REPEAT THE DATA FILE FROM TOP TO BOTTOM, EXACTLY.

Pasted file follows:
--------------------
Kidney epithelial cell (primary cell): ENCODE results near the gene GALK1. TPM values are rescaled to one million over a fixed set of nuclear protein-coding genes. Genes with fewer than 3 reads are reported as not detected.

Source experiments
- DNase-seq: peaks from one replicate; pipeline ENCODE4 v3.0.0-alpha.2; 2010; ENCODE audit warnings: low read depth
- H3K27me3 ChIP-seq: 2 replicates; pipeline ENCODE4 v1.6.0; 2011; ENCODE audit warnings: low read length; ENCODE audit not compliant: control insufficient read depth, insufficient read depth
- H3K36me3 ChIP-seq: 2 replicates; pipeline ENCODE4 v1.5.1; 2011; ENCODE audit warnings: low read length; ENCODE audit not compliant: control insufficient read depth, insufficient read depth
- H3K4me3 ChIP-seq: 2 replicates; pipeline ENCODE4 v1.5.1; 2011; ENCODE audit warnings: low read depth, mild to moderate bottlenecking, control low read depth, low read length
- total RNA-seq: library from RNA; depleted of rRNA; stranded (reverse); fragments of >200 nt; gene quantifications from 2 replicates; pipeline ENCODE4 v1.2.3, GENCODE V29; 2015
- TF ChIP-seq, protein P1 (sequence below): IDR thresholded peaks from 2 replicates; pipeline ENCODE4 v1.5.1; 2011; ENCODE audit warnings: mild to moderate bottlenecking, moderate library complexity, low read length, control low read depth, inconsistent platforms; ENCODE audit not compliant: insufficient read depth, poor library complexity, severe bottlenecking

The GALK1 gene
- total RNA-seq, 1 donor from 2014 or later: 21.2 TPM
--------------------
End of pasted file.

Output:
Kidney epithelial cell (primary cell): ENCODE results near the gene GALK1. TPM values are rescaled to one million over a fixed set of nuclear protein-coding genes. Genes with fewer than 3 reads are reported as not detected.

Source experiments
- DNase-seq: peaks from one replicate; pipeline ENCODE4 v3.0.0-alpha.2; 2010; ENCODE audit warnings: low read depth
- H3K27me3 ChIP-seq: 2 replicates; pipeline ENCODE4 v1.6.0; 2011; ENCODE audit warnings: low read length; ENCODE audit not compliant: control insufficient read depth, insufficient read depth
- H3K36me3 ChIP-seq: 2 replicates; pipeline ENCODE4 v1.5.1; 2011; ENCODE audit warnings: low read length; ENCODE audit not compliant: control insufficient read depth, insufficient read depth
- H3K4me3 ChIP-seq: 2 replicates; pipeline ENCODE4 v1.5.1; 2011; ENCODE audit warnings: low read depth, mild to moderate bottlenecking, control low read depth, low read length
- total RNA-seq: library from RNA; depleted of rRNA; stranded (reverse); fragments of >200 nt; gene quantifications from 2 replicates; pipeline ENCODE4 v1.2.3, GENCODE V29; 2015
- TF ChIP-seq, protein P1 (sequence below): IDR thresholded peaks from 2 replicates; pipeline ENCODE4 v1.5.1; 2011; ENCODE audit warnings: mild to moderate bottlenecking, moderate library complexity, low read length, control low read depth, inconsistent platforms; ENCODE audit not compliant: insufficient read depth, poor library complexity, severe bottlenecking

The GALK1 gene
- total RNA-seq, 1 donor from 2014 or later: 21.2 TPM